Westküste 100 in Germany. The 30- MW pilot phase of the planned, 700-MW green H2 project at Raffinerie Heide’s re- finery in Schleswig-Holstein, Germany is under construction by the H2 Westküste JV comprising EDF Deutschland, windpower developer Ørsted and independent refiner Raffinerie Heide. If the €89-MM, 5-yr pilot phase is successful then the JV will move forward with its 700-MW electrolyzer project to produce H2 for nearby cement manufacturing and local residential heating.

A large percentage of the green H2 would be combined with CO2 captured from the cement plant to produce synthetic methanol, which would then be refined into synthetic jet fuel for use at the Hamburg airport. Some of the green H2 would also be used as fuel for local transportation. Additionally, up to 10 metric MMt of H2 could be stored inside salt caverns on the Heide refinery’s land, and transported on an existing, bidirectional H2 pipeline to a nearby Linde facility for distribution.

Foundations for green growth. Although these green H2 industrial projects are at limited scale and will not produce enough H2 to meet the refineries’ total H2 requirements, they are important demonstration projects to show what is possible for the future of H2 in European industry. Funding is a necessity for such projects, as nearly all of the ventures detailed here have incorporated EU funding into their feasibility studies.

“These projects are critical for moving green H2 to an industrial level, but at the moment they need support,” commented Joris Mertens, Principal Consultant at KBC, A Yokogawa Company, on an H2TechTalk podcast in early February. “But one of the ways to reduce the cost of green H2 is scaling up to reduce the investment cost. One main cost factor is the cost of power, and the other is electrolyzers, which will be getting cheaper with novel technology and larger scale,” Mertens explained.6

Similarly, a 2018 technical report from the European Commission’s science and knowledge service, the Joint Research Center ( JRC), stated that, “Following expected general techno-economical developments, with more and more renewable energy introduced and distributed by a larger, more efficient grid, the fraction of green hydrogen used in fuel refining will have the opportunity to grow and, depending on the scenario considered, potentially reach a steady maximum around 2050.” 3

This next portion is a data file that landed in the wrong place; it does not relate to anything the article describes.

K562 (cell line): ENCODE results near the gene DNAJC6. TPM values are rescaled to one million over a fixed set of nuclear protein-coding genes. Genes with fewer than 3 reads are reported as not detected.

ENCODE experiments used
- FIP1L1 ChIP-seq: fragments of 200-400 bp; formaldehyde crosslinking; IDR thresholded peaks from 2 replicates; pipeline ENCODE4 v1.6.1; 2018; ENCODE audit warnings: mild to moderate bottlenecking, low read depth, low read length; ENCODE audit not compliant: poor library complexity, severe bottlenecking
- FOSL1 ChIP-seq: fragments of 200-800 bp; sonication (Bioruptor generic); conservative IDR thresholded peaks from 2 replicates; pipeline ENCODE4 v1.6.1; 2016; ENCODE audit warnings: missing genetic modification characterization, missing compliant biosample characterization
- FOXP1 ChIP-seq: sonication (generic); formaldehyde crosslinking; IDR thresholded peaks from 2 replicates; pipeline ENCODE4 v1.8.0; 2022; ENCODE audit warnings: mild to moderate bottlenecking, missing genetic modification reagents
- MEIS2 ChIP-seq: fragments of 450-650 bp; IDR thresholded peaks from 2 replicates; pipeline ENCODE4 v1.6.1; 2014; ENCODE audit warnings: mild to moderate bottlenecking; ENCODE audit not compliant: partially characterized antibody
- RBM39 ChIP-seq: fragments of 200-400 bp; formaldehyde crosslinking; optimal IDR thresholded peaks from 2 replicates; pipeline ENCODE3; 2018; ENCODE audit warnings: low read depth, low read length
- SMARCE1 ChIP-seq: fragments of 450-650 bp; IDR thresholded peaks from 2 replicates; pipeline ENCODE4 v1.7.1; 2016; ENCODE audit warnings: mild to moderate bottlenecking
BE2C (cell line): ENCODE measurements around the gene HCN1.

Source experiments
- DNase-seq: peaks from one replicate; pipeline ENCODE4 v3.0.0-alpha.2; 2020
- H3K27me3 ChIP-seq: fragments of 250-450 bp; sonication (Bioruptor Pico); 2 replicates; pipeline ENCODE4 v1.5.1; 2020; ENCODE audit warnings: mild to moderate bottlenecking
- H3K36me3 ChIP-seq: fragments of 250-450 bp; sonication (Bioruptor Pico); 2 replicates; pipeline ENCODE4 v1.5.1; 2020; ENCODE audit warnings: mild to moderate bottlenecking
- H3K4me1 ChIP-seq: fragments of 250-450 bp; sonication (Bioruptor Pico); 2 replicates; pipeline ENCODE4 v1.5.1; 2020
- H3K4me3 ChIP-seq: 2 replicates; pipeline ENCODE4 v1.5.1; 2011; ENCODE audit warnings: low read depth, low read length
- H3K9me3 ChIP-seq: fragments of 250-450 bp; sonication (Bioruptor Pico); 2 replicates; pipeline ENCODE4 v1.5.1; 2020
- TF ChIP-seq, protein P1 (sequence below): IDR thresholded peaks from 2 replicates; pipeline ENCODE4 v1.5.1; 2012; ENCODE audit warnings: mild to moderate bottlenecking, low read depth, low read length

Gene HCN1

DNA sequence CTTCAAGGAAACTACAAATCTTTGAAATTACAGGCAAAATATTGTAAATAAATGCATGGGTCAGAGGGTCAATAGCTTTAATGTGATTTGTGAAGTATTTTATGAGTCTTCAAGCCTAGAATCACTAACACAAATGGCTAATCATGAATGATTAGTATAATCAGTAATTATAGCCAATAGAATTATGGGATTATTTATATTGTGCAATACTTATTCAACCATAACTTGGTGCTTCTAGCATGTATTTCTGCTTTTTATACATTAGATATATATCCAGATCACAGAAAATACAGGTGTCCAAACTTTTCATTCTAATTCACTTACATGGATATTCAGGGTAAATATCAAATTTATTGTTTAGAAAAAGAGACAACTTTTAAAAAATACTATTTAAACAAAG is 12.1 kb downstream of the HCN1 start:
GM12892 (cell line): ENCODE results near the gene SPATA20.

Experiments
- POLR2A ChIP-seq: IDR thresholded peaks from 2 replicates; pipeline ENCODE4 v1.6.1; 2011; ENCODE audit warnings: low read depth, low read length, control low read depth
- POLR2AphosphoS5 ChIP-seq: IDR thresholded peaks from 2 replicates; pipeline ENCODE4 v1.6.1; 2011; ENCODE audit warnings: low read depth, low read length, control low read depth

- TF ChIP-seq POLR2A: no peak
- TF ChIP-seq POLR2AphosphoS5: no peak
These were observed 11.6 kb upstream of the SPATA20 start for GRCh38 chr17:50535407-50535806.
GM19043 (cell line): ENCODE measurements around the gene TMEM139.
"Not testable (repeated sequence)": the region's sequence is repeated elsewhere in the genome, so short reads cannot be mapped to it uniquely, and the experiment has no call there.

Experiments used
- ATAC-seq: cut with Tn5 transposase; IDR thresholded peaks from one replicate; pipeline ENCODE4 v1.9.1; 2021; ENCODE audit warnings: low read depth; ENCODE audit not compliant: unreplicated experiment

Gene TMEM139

However, the JRC report also noted, “The recognition of the role green hydrogen can play, and legislation introducing a clear methodology, such as mass balancing to account for its use in refining processes, is needed to support its introduction. It is anticipated that regulations other than the EU European Trading Scheme (REDII, for example) will offer higher incentives and, there- fore, will be more relevant for the industry than those associated with the European Emissions Trading Scheme.”
As regulatory and market frameworks are further developed and refined for H2 (e.g., the FCH JU’s CertifHy Guarantee of Origin EU-wide program for green H2), demand for low-carbon and zero- carbon H2 will continue to grow. European industry’s commitment to becoming a net-zero emitter of CO2 by 2050, in line with EU climate goals, will result in a marked increase in European production of clean and renewable energies and energy carriers, including H2. In line with this increase, greater substitution will be seen of green H2 for gray H2 in industrial processes, as well as increased utilization of CO2 capture in methane reforming to produce blue H2 for industrial use.

a “Green” H2 is produced from electrolyzers that are powered by zero-emissions renewable energy.
b “Blue” H2 is produced from the reforming of methane, with the resulting CO2 captured and stored to offset environmental impact.
c “Gray” H2 is produced from the reforming of methane and does not include CO2 capture—i.e., the most common type of H2 used in industry.



1 European Commission, “A hydrogen strategy for a climate-neutral Europe,” July 7, 2020, Brussels, Belgium. 

2 Bartlett, J. and A. Krupnick, “The potential of hydrogen for decarbonization: Reducing emissions in oil refining and ammonia production,” Resources, February 4, 2021.

3 Wood Mackenzie, “Green hydrogen costs to fall by up to 64% by 2040,” August 25, 2020.

4 German Federal Ministry for Economic Affairs and Energy, “The national hydrogen strategy,” Berlin, Germany, June 2020.

5 Dolci, F., “Green hydrogen opportunities in selected industrial processes,” European Commission Joint Research Center, Technical Report. June 20, 2018. Brussels, Belgium. 

6 H2TechTalk, “Optimizing and decarbonizing industrial hydrogen supply,” Podcast interview with Joris Mertens, February 2, 2021, Online: https:// blubrry.com/h2techtalk/73352437/optimizing- and-decarbonizing-industrial-hydrogen-supply